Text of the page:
gullveig, thrice born
“The war I remember, the first in the wold,
When the gods with spears had smitten Gollveig,
And in the hall of Hor had burned her,
Three times burned, and three times born,
Oft and again, yet ever she lives.
Heith they named her who sought their home,
The wide-seeing witch, in magic wise;
Minds she bewitched that were moved by her magic,
To evil women a joy she was.
– Voluspa, Verse 21-22, Bellows Translation
Gullveig is a powerful being from Norse Mythology, but she is only mentioned in the Poetic Edda, specifically the Voluspa. At first glance this verse might seem like it is about witch burning, but on deeper inspection it is not so. Gullveig means something close to "Gold Might." As the symbol of gold she has been burned 3 times, refined, and emerges as Heith, "Shining One," becomes a powerful magic user and spreads joy among evil women. (You know strong women who think for themselves!)
The verse after Heith is born is about the first war. For this reason, many theorize that the burning of Gullveig started the war between the two branches of gods: Odin and his Aesir and the Vanir gods like Freyr and Njord. If Gullveig is gold, and her death sparked the first war, then the first war was fought over gold, a surprise to none I’m sure.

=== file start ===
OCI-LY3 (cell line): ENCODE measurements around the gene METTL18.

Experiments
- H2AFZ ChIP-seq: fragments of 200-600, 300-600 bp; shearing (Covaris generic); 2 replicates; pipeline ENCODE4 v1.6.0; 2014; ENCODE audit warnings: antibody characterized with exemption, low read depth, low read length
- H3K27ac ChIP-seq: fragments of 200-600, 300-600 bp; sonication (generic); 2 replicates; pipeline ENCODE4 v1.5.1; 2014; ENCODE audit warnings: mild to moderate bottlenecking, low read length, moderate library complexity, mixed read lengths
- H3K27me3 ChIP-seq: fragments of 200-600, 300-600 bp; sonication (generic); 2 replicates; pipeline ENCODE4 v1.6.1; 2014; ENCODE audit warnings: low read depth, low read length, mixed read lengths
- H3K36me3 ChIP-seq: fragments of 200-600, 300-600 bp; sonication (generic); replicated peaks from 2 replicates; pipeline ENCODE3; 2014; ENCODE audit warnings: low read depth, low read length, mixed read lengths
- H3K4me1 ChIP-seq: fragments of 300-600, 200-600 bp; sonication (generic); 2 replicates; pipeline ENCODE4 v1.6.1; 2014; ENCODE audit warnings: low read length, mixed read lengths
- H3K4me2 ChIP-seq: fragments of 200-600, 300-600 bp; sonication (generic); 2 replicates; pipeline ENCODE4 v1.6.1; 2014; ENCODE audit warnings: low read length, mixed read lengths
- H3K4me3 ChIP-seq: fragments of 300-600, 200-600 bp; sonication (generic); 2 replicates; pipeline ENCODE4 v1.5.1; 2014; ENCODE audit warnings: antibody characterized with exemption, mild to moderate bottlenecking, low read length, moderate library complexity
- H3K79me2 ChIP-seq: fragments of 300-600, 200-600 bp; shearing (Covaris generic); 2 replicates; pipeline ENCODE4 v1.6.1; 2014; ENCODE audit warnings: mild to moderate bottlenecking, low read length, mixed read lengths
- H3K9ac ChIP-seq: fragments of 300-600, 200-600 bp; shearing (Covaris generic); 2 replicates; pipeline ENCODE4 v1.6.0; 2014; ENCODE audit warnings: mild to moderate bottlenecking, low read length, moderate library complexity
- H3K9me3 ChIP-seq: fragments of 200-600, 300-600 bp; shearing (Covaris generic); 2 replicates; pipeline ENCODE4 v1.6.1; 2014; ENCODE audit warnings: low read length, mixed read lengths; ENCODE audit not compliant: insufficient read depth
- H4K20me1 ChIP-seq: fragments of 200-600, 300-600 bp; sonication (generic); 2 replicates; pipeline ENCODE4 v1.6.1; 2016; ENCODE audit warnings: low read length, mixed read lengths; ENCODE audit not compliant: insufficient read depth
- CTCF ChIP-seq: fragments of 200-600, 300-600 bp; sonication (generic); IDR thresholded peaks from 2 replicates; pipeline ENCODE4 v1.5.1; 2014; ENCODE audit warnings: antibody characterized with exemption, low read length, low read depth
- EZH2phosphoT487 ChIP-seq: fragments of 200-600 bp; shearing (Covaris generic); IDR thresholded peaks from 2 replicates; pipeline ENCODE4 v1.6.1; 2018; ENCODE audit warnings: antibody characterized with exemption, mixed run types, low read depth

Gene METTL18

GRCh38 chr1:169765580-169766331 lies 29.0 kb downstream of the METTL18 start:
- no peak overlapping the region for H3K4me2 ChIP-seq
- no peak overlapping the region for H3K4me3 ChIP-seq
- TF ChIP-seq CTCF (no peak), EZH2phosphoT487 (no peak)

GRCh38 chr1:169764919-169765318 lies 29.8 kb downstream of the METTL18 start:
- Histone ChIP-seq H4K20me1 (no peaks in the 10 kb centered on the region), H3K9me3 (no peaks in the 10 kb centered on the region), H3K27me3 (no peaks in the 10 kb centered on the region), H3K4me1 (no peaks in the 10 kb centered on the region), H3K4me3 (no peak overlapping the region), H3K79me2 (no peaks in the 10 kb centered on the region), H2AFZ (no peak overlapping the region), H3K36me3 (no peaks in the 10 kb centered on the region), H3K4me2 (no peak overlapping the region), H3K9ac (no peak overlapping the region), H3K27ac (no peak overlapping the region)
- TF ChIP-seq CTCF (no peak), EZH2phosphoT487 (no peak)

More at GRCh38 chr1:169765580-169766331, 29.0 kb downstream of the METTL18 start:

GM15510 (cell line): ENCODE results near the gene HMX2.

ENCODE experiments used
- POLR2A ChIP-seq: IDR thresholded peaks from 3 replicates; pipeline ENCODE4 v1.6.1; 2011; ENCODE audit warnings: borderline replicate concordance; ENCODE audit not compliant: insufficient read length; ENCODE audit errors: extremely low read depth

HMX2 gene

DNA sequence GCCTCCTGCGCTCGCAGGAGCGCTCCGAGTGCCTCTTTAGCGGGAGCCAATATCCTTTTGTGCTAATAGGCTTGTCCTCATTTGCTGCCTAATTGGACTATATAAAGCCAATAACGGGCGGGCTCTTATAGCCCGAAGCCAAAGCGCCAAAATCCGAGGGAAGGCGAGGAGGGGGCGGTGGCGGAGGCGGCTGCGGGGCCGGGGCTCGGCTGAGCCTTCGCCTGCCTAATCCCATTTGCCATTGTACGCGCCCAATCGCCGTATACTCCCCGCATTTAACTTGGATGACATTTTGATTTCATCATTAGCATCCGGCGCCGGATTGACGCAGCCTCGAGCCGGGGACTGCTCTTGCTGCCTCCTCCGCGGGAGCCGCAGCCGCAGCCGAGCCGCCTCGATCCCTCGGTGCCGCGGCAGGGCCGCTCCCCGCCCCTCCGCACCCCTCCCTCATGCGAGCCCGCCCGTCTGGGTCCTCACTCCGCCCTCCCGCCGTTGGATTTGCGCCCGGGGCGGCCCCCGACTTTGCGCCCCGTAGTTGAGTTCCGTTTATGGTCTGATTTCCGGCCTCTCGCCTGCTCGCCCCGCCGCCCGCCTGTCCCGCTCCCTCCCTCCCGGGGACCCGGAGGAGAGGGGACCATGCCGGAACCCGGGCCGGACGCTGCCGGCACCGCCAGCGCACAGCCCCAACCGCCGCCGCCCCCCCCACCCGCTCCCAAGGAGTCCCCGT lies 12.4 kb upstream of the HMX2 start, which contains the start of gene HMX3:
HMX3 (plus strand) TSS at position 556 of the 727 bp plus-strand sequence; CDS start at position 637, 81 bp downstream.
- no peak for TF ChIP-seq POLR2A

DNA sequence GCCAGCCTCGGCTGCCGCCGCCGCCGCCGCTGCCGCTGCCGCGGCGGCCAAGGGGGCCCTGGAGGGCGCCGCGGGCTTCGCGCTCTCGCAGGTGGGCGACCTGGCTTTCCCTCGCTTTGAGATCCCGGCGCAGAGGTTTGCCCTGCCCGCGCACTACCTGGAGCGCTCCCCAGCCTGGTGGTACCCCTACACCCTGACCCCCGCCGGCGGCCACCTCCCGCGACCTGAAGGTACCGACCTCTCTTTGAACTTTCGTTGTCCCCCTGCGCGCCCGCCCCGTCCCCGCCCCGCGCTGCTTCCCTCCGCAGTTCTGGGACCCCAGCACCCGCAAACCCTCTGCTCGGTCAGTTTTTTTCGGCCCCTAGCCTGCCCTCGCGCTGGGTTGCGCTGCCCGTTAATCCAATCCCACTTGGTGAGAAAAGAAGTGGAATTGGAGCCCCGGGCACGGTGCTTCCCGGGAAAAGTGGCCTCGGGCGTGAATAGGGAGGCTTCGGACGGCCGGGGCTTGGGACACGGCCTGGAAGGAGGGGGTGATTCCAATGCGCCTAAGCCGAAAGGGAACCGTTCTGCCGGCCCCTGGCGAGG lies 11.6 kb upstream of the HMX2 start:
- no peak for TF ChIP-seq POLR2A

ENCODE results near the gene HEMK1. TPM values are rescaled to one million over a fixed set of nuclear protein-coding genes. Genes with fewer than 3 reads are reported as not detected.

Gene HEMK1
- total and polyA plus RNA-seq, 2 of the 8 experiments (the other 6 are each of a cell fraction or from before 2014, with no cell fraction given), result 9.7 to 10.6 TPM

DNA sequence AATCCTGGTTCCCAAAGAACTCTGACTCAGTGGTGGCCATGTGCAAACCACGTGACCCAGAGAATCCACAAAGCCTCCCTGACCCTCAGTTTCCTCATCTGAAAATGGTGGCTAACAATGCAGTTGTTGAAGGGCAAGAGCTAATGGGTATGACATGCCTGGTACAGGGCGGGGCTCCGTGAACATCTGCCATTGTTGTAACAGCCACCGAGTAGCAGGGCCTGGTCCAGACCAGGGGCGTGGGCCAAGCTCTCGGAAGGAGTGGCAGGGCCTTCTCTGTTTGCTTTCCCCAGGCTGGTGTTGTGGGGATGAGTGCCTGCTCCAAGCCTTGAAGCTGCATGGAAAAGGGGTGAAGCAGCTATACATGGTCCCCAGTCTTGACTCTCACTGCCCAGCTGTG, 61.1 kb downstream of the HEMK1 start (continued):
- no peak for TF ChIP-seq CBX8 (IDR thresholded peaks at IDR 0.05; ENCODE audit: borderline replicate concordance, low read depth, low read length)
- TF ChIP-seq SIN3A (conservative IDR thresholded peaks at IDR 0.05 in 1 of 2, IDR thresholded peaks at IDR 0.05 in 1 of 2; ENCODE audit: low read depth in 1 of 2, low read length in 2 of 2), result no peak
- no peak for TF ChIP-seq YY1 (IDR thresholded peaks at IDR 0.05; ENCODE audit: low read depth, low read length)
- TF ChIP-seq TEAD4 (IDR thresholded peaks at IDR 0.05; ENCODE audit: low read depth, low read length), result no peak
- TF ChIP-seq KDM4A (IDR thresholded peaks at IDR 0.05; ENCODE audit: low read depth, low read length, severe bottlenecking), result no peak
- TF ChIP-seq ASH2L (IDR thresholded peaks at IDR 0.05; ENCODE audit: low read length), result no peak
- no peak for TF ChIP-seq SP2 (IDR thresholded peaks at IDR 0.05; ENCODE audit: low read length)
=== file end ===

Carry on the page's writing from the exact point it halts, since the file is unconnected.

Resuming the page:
There is another goddess with a strong connection to gold, and that is Freya. She cries golden tears for her lost husband. Perhaps Freya was Gullveig – Gold Might in disguise. Of course Frey would go to war over the burning of his sister! Then lets look at Heith, the shining one another reference to gold, but also described as a powerful magic user and seer, who bewitched minds and was a joy to women. That sounds like the perfect description of Freya.
We might just be witnessing the metamorphosis of Freya, at first she is unrefined, but faces the challenges of men, facing fire 3 times, she emerges beautiful and powerful, the shining one!
I based my painting off of the ink drawing I did for Verse 21 from one of my Norse Mythology books, “The Illustrated Voluspa.”
The original painting was done in oil and measures 18" x 24".